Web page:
nounced with the bombing of can
non and the flight up and down Uie
line of march of great numbers of
I stood on the velvet carpeted
platform upon which was seated the
President of France, Marshall Joffre
and other prominent Frenchmen, and
gazed with amazement at the sea of
humanity, -1 was greatly impressed
with the enthusiasm which every
where fairly efferverseced. Every
body was happy, not only because
Alsace-Lorraine was now free, but
also because in securing her freedom
she had helped greatly In the pro
tection of the rights of men every
where. No one who witnessed this
celebration could, if he iwould,, erase
it from the blackboard of his mem
ory. In the parade there were flower
girls from Alsace-Lorraine, "Blue
Devil," Poilus," all the Mayors from
the towns of Alsace-Lorraine, French,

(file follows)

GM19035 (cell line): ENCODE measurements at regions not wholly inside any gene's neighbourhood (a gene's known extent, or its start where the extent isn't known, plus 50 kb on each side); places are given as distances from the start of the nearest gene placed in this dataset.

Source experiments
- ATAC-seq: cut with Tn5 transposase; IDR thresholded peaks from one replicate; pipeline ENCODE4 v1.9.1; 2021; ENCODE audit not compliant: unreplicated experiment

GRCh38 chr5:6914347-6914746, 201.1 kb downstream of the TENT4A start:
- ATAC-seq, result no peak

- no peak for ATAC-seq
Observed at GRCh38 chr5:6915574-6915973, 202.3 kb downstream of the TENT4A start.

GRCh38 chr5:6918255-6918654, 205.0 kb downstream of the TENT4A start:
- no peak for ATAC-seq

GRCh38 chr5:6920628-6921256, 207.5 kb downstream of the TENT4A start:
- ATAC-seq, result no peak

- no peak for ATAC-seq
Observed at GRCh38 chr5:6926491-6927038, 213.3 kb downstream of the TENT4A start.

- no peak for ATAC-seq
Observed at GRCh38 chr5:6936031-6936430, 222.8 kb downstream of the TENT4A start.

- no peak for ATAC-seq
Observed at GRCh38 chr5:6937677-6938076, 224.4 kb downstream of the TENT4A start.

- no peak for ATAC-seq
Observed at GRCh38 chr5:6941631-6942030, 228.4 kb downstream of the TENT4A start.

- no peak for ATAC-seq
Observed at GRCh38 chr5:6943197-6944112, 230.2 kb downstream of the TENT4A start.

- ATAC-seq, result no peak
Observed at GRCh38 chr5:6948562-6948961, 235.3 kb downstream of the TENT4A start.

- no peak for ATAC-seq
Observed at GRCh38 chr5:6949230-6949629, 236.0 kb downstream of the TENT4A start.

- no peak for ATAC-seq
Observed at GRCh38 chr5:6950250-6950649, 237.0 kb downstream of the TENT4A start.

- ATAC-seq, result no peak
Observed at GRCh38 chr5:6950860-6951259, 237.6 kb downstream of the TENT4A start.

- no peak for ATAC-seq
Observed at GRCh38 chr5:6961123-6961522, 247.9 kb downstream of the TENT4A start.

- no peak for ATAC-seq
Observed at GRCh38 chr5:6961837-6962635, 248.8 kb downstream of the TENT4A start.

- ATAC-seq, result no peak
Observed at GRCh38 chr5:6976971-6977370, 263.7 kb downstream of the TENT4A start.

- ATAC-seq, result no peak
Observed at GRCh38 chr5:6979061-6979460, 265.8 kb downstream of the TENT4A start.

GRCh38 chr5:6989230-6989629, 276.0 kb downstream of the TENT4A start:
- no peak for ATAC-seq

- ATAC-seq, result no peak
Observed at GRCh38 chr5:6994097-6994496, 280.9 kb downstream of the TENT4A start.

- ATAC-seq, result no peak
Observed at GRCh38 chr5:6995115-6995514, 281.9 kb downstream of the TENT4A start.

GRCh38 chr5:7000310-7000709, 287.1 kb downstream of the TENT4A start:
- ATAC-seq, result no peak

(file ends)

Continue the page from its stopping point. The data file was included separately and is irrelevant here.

British, Australian, Canadian, Italian
and American, soldieri, and bands
of all nations playing patriotic airs.
In addition there were .many Red
Cross and Knights of Columbus wen
and women and about 400 Y. M. C.
A., workers,. Notwithstanding the
immense crowd I saw many wounded
white and Colored American soldiers,
tome with heads tied up, others with
their amis in a sling and many "walk
ing with the aid . of crutches and)
Chas. Banks, Mississippi; Dr. Wm.
Johnson, Texas; Dr. H. H. Proctor,
Dr. J. A. Cotton, Dr. R. S. Stout,
Dr. J. Frances Lee, Dr. J. W. Faulk,
Dr. L. G. Jordan, Dr. C H. Parrish,
Dr. E. W. Moore, Dr. J. Milton Wal
dron, Mr. N. B. Dodson, Dr. J. W.
Holley and Adolphus Lewis.
Estimate Five Years Required
To Compile-War Records,
Washington, D. C. Jan. 16, 1019.
The estimate of the War Depart
ment is that it will take five years